Of the locally pastured gourmet burger chains, Farm Burger, which has a Buckhead shop on Piedmont Road near Tower Place, has long been a favorite. And it’s hard to imagine a more decadent list of toppings for your grass-fed, dry-aged patty than oxtail marinade, apple slaw, red-bean chili, pork belly, bone marrow, cured lardo, bacon, fried egg or the six kinds of cheese. Keep your eye on the blackboard for seasonal specials, too. In spring, you might get a burger decked out with Vidalias and pesto; in summer, a dollop of peach chutney. While we don’t normally pass on beer-battered onion rings, Farm Burger’s sweet potato fries are irresistible.
Twenty-two years after its opening, Georgia Grille remains true to Atlanta born owner Karen Hilliard’s original vision, which means she still splashes the bright flavors of Santa Fe onto the plates of her happy and devoted customers. The French-trained Hilliard dresses her creations in voluptuous cream sauces accented with smoky poblanos or tart tomatillos—and drizzles them with colorful squirt bottle squiggles of flavor. We dug her smoked-pollo enchiladas, which are stuffed with onion and sour cream, smothered with green-chile sauce and tomato salsa and served with a little salad in a taco-shell cup. The flat-iron steak, rubbed with salt and spices and cooked until its crust is charred, was another solid choice. Atlanta has plenty of regional restaurants, but a good Southwestern place is hard to find. Hilliard, who lives in nearby Peachtree Hills, knows what her neighbors want, and she dares not let them down.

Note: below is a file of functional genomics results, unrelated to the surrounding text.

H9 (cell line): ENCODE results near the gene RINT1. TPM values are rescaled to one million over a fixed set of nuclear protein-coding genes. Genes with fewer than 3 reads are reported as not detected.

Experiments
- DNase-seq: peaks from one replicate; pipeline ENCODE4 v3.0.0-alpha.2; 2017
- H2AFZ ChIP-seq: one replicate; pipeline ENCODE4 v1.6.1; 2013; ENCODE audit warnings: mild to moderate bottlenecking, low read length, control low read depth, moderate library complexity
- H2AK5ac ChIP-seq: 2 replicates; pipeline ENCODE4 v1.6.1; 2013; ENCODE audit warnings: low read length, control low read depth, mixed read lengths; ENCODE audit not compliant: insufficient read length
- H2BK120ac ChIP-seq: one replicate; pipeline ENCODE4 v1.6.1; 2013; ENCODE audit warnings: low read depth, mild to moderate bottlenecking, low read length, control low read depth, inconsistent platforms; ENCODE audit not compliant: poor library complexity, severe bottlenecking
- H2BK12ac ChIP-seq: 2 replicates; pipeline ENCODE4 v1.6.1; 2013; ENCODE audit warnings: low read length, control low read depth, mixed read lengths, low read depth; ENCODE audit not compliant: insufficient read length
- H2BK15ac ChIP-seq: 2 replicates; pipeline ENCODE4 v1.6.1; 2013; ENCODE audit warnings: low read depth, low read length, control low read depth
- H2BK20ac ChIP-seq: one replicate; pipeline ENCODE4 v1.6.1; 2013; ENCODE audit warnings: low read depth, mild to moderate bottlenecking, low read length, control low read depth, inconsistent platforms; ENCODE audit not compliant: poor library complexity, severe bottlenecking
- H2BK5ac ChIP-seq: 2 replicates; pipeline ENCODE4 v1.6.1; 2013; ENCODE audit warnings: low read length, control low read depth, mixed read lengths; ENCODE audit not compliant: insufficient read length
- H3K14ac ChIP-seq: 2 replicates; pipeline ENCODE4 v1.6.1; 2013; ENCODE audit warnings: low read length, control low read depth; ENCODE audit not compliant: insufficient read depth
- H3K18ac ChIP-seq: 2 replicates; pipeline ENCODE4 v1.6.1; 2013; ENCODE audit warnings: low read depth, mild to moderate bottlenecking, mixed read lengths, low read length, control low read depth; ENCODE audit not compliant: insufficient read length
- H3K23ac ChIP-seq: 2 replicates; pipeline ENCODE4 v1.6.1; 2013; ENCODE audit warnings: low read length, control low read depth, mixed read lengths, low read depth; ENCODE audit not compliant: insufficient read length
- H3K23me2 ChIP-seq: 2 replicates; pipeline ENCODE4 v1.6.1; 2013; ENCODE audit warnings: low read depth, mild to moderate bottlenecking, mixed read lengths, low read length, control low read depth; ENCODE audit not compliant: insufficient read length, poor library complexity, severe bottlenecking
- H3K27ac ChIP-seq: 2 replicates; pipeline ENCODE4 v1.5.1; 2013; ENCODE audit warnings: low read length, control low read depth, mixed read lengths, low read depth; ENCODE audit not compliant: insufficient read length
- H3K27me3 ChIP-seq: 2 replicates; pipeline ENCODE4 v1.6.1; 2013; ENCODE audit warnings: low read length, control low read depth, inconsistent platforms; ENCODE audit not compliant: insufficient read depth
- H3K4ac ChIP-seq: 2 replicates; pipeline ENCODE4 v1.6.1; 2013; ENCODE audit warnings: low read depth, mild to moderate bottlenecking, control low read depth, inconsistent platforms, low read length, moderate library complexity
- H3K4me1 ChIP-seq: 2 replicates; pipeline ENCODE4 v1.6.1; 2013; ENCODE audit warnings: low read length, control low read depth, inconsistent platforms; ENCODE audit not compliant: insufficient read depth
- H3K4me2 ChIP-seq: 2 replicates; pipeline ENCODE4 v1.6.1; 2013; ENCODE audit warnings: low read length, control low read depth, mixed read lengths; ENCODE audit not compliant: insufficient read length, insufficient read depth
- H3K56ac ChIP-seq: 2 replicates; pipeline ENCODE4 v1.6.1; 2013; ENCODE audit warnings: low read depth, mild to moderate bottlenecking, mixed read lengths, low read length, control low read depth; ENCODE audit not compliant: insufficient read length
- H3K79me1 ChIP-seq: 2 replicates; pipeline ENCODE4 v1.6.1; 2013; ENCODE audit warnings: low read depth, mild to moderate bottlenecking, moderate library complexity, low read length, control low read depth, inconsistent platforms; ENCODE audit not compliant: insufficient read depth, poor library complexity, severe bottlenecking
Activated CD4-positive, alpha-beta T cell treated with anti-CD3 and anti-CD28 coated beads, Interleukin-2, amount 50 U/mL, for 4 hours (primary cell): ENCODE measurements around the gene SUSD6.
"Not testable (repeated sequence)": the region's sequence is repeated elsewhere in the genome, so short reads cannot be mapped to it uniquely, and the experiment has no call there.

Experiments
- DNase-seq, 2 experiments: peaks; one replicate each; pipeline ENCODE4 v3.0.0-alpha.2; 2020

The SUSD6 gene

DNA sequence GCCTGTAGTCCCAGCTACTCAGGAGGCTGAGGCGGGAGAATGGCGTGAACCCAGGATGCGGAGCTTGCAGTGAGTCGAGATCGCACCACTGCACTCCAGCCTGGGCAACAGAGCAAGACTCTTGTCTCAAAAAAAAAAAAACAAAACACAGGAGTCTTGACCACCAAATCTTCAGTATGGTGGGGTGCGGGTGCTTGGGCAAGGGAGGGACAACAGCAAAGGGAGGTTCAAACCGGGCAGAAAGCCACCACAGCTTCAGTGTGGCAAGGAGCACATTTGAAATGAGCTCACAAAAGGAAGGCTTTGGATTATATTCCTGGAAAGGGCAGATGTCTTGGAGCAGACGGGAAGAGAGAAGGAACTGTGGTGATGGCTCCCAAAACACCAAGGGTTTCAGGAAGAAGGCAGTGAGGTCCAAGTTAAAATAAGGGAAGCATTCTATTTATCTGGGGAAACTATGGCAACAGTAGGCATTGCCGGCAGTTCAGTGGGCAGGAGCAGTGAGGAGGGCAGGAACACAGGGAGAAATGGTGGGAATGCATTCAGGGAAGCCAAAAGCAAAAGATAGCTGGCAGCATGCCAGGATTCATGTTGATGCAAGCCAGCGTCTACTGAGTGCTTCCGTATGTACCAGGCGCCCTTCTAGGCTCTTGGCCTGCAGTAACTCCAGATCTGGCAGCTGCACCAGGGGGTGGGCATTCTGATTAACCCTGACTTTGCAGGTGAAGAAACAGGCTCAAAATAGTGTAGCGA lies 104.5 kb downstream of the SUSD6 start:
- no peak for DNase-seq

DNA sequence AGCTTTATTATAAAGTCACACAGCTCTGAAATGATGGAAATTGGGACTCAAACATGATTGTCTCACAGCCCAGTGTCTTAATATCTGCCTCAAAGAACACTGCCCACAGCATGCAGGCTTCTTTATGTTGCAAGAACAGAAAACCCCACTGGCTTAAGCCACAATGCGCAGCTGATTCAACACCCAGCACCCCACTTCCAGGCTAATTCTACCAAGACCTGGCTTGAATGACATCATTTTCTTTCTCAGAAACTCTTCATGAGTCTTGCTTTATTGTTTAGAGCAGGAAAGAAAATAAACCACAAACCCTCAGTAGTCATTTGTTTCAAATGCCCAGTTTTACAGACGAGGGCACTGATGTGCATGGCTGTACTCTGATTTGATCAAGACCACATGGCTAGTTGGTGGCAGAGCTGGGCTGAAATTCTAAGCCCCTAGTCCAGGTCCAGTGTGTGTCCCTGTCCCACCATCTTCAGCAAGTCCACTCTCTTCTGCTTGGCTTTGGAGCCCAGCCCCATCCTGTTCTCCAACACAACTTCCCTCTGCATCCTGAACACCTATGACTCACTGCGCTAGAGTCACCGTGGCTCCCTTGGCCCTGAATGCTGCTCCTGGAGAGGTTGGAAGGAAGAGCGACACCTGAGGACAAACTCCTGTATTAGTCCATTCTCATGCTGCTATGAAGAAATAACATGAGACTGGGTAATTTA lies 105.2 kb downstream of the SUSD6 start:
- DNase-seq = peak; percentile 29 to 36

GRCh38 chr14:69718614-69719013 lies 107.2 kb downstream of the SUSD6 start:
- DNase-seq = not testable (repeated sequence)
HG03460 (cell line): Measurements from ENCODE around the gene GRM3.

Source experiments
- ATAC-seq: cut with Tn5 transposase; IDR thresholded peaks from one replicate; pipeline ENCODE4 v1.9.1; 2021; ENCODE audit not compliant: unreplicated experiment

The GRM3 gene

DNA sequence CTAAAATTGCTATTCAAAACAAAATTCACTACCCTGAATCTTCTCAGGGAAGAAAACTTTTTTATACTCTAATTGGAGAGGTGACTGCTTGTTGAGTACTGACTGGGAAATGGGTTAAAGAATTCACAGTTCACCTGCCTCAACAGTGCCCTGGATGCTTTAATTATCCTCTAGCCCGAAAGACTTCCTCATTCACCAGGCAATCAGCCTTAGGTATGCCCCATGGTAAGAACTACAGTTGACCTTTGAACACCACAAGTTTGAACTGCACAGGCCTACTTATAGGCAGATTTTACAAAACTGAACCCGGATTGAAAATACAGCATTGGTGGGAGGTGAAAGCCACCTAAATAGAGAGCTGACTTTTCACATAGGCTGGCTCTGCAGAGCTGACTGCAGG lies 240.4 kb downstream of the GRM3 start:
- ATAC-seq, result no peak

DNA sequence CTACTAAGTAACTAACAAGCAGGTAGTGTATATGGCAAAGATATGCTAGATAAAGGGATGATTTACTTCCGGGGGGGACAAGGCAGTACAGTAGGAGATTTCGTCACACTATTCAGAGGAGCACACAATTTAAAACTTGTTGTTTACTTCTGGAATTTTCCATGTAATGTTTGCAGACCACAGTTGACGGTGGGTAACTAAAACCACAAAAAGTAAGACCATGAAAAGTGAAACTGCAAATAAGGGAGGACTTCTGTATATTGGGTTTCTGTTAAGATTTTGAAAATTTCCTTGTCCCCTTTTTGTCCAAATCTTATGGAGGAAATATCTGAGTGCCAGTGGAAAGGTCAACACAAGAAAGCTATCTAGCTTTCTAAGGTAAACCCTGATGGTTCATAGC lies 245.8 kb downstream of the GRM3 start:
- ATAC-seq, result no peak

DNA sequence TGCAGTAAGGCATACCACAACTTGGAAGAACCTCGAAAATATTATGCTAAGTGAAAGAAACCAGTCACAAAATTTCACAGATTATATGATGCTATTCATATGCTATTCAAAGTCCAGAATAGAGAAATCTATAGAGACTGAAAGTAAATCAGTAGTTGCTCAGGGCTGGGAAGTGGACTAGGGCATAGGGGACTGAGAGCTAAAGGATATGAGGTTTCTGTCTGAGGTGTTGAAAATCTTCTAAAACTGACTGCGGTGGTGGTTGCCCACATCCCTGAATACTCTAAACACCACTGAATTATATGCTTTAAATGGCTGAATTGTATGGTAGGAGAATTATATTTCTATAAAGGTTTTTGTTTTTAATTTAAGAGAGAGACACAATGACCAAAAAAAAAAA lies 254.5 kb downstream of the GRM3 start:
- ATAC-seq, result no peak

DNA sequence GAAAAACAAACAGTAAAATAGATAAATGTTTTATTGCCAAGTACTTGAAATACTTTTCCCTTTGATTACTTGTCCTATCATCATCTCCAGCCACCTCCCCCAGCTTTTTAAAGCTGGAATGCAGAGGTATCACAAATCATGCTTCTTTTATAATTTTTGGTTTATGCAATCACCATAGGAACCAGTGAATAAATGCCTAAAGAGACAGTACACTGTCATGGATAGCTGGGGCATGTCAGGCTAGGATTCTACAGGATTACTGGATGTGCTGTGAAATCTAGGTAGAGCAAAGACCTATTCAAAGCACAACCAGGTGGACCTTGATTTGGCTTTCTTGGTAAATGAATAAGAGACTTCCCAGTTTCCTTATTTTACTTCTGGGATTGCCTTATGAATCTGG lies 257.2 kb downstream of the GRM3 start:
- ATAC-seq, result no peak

Every Sunday at sunrise, Joy Austin Beber goes to her Buckhead café and makes a whopping pile of her great grandmother’s biscuits. After church, she serves a hallelujah chorus of a brunch: fluffy buttermilk pancakes; eggs Benedict; and those famous biscuits topped with gravy, sausage and scrambled eggs. I arrived at the 3 p.m. cutoff for the breakfast-y brunch items, and enjoyed a terrific cobb salad with loads of blue cheese, bacon, avocado, boiled egg and grilled chicken. The Joy’s pièce de résistance, though, is the Crack Pie, with its oatmeal-cookie crust and gooey interior. Joy got a kick out of hearing that I am wack for her crack. This self taught chef keeps it simple and fresh.